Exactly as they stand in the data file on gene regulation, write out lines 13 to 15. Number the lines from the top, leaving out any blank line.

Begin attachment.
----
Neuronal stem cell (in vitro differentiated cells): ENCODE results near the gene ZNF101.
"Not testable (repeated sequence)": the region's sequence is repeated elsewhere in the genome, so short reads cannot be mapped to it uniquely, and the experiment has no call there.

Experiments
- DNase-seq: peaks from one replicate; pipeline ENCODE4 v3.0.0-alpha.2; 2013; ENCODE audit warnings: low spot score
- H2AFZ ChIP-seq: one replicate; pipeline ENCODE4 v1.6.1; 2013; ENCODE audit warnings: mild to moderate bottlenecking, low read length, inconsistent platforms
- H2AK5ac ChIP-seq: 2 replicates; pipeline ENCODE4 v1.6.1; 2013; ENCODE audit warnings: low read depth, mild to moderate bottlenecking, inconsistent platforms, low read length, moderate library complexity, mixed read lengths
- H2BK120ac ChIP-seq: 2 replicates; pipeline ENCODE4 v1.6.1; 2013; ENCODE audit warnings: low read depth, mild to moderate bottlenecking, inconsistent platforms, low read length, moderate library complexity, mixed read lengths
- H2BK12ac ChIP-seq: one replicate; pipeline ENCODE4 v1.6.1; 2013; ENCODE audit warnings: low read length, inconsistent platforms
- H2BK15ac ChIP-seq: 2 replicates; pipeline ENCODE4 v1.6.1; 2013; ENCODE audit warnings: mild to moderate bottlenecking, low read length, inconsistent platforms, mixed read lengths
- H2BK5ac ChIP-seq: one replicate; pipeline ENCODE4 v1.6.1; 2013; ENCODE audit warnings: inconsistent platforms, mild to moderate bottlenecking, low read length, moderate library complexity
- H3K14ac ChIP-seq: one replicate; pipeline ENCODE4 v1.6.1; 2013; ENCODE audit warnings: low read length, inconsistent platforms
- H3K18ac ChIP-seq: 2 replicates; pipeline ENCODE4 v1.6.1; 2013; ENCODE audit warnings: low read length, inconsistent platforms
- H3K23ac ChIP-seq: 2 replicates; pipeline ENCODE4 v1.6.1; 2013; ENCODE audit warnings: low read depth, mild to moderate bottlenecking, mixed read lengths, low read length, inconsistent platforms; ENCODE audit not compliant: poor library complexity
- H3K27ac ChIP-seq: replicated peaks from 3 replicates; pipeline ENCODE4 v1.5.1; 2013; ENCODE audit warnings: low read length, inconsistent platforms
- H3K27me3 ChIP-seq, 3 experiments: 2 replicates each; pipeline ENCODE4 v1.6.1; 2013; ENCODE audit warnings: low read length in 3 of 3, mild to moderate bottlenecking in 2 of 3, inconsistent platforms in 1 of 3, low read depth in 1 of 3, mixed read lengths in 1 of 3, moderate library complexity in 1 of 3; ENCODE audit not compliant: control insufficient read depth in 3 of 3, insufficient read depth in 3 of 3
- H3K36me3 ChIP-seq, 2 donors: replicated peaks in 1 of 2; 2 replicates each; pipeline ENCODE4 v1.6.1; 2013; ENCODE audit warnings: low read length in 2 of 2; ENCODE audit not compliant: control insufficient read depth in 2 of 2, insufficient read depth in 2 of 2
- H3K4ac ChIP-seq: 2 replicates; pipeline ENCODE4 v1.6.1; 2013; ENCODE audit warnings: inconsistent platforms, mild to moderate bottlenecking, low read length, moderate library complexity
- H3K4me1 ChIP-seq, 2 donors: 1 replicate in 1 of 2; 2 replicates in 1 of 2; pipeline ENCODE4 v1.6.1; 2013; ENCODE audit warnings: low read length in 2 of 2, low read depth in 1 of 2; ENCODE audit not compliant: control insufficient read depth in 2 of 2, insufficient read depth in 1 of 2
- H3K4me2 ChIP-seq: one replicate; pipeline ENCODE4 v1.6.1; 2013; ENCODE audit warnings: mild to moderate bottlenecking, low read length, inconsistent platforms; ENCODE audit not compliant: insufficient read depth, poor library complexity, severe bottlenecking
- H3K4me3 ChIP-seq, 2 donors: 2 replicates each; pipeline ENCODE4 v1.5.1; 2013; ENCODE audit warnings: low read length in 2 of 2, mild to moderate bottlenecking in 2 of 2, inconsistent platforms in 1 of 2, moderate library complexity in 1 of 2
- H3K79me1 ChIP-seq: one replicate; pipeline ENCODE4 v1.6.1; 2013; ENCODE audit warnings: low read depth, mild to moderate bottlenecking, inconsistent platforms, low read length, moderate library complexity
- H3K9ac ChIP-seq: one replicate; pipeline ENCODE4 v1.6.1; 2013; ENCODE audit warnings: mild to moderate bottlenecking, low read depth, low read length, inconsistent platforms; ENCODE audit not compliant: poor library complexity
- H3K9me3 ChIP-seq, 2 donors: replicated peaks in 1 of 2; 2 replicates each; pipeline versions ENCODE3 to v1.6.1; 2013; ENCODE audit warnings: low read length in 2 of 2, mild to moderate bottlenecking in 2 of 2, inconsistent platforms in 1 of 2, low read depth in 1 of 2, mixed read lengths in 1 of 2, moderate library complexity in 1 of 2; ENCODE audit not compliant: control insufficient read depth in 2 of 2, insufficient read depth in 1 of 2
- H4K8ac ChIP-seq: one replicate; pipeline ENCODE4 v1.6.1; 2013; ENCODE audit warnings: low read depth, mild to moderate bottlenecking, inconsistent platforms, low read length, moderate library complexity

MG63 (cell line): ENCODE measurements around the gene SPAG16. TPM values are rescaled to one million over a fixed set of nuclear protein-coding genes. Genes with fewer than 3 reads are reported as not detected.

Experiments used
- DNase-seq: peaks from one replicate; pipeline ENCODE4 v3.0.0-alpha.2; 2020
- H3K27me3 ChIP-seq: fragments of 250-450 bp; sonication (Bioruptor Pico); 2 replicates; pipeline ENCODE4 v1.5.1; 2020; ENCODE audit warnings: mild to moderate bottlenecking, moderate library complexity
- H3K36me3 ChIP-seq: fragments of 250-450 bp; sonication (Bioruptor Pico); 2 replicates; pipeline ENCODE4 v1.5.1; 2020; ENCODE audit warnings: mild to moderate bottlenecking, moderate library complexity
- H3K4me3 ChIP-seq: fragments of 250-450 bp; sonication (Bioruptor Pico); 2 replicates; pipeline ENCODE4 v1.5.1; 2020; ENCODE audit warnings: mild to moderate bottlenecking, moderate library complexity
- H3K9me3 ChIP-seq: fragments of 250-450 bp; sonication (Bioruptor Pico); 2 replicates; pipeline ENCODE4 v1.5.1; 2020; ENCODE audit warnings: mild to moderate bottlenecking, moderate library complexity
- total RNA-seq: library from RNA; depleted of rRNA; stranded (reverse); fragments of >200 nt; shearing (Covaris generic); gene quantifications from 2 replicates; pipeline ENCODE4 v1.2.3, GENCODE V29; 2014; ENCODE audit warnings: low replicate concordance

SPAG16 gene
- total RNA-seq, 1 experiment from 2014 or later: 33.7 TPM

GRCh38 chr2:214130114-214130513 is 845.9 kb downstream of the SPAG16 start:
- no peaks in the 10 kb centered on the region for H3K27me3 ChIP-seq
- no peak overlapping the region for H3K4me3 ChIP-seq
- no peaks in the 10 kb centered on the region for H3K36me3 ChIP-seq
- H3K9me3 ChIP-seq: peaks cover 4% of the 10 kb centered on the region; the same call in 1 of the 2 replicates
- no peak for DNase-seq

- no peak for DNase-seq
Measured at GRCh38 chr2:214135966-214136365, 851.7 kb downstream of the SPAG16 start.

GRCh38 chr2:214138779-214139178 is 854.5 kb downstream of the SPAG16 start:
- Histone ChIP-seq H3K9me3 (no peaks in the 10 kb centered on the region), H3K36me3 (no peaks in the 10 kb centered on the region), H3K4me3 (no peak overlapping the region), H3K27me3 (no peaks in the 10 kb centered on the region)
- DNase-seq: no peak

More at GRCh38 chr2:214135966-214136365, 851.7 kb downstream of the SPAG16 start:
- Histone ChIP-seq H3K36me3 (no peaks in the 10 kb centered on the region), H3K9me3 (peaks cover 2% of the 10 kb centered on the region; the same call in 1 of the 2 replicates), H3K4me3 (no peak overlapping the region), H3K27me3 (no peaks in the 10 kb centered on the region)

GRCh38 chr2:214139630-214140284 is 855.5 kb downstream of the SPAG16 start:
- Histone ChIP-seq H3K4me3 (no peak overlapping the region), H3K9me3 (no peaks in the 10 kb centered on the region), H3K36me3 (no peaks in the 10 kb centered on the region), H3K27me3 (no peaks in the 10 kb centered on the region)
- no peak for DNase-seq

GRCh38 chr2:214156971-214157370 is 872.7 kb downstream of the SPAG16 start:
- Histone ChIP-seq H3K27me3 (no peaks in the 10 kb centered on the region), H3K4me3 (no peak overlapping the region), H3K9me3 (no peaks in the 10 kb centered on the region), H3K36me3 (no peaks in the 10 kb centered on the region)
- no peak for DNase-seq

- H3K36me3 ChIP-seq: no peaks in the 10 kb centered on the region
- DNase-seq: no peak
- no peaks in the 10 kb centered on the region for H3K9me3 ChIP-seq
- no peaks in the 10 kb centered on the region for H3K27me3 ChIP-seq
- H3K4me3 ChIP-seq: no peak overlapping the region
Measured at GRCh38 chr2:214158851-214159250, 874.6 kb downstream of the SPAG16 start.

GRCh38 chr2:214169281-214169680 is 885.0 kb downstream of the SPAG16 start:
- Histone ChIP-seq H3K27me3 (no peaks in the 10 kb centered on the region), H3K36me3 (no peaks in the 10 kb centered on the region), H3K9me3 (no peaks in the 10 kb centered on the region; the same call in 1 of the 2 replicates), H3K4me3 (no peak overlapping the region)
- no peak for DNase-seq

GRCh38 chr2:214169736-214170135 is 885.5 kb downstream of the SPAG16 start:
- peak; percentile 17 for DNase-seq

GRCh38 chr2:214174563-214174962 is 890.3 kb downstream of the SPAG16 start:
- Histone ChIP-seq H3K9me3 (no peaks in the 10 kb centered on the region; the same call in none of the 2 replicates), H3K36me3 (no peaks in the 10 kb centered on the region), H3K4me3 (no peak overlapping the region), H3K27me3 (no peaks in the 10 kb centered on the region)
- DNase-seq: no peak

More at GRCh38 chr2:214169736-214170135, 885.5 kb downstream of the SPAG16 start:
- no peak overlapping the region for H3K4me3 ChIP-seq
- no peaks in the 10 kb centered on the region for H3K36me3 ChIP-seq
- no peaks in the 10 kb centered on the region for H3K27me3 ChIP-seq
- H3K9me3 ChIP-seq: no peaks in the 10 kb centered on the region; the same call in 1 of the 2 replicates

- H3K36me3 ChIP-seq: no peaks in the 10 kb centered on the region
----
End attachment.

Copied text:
- H3K23ac ChIP-seq: 2 replicates; pipeline ENCODE4 v1.6.1; 2013; ENCODE audit warnings: low read depth, mild to moderate bottlenecking, mixed read lengths, low read length, inconsistent platforms; ENCODE audit not compliant: poor library complexity
- H3K27ac ChIP-seq: replicated peaks from 3 replicates; pipeline ENCODE4 v1.5.1; 2013; ENCODE audit warnings: low read length, inconsistent platforms
- H3K27me3 ChIP-seq, 3 experiments: 2 replicates each; pipeline ENCODE4 v1.6.1; 2013; ENCODE audit warnings: low read length in 3 of 3, mild to moderate bottlenecking in 2 of 3, inconsistent platforms in 1 of 3, low read depth in 1 of 3, mixed read lengths in 1 of 3, moderate library complexity in 1 of 3; ENCODE audit not compliant: control insufficient read depth in 3 of 3, insufficient read depth in 3 of 3